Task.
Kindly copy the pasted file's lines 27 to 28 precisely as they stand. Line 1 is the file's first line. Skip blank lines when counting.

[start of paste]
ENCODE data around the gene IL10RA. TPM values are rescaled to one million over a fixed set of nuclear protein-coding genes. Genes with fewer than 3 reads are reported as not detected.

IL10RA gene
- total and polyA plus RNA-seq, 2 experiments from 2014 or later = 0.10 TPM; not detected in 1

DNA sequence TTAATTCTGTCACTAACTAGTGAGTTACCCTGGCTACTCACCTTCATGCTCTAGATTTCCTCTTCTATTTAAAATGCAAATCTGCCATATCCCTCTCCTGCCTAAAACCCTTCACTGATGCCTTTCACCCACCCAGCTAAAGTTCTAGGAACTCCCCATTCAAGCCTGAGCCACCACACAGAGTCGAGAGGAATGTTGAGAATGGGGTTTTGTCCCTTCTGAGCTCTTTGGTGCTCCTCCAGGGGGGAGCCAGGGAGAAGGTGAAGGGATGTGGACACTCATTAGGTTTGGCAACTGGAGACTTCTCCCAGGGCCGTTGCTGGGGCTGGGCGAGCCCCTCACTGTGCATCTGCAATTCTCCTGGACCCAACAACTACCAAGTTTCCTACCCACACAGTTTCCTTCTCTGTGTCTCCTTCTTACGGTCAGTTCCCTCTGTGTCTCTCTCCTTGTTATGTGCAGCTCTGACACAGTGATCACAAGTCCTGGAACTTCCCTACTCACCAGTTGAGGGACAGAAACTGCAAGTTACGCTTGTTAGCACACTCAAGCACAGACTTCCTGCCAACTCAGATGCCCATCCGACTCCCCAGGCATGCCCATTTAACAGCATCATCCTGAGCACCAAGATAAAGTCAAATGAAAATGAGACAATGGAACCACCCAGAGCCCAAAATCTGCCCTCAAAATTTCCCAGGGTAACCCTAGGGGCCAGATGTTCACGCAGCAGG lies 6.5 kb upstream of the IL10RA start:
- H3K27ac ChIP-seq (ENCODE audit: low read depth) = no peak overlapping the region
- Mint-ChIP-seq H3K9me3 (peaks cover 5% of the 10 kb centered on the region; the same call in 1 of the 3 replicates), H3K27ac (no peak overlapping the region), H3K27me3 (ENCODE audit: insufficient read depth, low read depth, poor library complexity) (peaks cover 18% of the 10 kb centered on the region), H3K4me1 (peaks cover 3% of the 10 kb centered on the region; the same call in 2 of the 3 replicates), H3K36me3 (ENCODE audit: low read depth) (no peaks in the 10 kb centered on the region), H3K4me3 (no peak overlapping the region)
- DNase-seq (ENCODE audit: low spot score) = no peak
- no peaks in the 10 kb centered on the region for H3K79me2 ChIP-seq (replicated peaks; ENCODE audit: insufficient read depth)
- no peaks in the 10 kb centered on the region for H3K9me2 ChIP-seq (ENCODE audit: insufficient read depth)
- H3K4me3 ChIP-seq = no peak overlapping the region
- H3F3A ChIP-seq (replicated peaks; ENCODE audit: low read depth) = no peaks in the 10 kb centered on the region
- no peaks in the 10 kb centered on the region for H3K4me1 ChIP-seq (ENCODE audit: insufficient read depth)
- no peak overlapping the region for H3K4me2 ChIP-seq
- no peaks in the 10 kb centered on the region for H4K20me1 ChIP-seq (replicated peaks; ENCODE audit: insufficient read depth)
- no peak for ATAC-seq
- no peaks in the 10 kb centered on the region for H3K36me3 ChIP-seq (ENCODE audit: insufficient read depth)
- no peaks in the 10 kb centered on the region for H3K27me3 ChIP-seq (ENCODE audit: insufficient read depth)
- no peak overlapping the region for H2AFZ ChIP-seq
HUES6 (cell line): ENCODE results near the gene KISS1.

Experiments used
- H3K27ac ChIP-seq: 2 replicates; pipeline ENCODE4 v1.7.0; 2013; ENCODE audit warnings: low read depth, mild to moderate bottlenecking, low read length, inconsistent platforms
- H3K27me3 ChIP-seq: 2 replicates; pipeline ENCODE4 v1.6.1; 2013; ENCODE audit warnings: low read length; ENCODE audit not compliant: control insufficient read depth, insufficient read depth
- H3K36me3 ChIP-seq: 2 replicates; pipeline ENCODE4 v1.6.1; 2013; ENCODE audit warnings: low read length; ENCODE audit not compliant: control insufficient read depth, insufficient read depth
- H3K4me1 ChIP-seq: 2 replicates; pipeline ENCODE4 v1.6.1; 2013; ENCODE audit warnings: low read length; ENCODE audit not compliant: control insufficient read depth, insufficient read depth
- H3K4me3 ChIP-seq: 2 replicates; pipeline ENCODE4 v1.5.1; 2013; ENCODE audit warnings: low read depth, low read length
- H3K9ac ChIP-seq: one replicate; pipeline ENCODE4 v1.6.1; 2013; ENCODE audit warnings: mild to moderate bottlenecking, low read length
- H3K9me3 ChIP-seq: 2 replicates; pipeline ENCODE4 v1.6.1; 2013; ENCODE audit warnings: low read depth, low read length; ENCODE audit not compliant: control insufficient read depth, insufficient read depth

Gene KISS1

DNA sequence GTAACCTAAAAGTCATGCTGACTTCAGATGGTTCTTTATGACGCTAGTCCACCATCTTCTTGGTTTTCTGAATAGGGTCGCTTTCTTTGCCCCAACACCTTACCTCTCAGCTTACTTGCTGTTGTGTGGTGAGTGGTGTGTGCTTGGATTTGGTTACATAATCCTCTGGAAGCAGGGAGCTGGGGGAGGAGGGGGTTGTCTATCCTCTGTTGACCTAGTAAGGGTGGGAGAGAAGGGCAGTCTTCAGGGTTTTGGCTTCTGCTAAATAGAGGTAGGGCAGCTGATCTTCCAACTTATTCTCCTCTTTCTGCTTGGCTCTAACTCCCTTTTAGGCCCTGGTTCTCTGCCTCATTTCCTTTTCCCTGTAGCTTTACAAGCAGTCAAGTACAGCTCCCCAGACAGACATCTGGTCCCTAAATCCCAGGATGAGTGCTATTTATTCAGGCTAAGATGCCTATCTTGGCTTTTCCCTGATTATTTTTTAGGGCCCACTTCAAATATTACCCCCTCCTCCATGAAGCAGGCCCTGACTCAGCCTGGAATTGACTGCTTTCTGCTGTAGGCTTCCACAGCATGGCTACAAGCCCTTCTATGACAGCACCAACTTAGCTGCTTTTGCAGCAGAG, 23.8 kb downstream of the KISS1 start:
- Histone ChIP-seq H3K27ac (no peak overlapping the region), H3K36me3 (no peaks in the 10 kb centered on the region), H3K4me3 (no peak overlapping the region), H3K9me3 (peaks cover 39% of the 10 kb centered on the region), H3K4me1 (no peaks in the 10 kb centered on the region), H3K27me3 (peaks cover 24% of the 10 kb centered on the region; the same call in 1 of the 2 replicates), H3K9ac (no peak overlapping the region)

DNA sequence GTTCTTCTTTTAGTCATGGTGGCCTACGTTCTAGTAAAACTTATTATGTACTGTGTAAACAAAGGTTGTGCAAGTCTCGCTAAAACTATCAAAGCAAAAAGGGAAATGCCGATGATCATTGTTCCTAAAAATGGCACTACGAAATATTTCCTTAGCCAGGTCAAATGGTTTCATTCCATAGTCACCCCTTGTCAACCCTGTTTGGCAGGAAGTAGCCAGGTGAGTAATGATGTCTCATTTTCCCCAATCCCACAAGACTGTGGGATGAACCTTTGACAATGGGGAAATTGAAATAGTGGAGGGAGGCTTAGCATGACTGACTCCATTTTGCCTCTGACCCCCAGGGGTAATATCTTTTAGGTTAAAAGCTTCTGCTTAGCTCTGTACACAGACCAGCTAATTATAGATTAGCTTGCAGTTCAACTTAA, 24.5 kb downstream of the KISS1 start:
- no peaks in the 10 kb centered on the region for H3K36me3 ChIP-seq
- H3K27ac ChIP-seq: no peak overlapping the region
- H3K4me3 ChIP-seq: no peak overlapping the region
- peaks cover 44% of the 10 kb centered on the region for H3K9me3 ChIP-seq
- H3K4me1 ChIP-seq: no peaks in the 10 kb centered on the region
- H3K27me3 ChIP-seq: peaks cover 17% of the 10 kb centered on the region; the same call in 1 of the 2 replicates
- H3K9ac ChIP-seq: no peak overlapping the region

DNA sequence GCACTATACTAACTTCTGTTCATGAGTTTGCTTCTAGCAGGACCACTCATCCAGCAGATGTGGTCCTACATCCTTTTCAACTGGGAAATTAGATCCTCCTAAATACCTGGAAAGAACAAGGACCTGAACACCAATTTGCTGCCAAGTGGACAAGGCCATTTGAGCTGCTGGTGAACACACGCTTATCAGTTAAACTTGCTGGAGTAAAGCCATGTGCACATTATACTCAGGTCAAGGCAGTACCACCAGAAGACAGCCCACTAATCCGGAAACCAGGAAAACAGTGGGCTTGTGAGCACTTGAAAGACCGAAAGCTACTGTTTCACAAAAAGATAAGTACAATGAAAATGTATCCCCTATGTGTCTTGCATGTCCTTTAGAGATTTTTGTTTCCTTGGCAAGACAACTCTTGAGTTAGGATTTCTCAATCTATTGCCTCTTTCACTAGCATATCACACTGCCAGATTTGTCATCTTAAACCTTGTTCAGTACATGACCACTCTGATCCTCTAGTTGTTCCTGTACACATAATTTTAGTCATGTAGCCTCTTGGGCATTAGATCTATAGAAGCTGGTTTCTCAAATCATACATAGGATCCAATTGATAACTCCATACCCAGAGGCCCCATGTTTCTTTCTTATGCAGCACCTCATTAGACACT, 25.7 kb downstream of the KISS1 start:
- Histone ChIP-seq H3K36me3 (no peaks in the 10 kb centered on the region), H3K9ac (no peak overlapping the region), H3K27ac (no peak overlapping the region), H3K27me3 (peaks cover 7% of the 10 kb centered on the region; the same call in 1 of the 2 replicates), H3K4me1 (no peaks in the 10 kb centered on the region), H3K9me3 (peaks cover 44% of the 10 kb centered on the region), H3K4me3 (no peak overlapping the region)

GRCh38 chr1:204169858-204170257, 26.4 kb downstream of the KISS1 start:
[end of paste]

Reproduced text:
- H3K9me3 ChIP-seq: 2 replicates; pipeline ENCODE4 v1.6.1; 2013; ENCODE audit warnings: low read depth, low read length; ENCODE audit not compliant: control insufficient read depth, insufficient read depth

Gene KISS1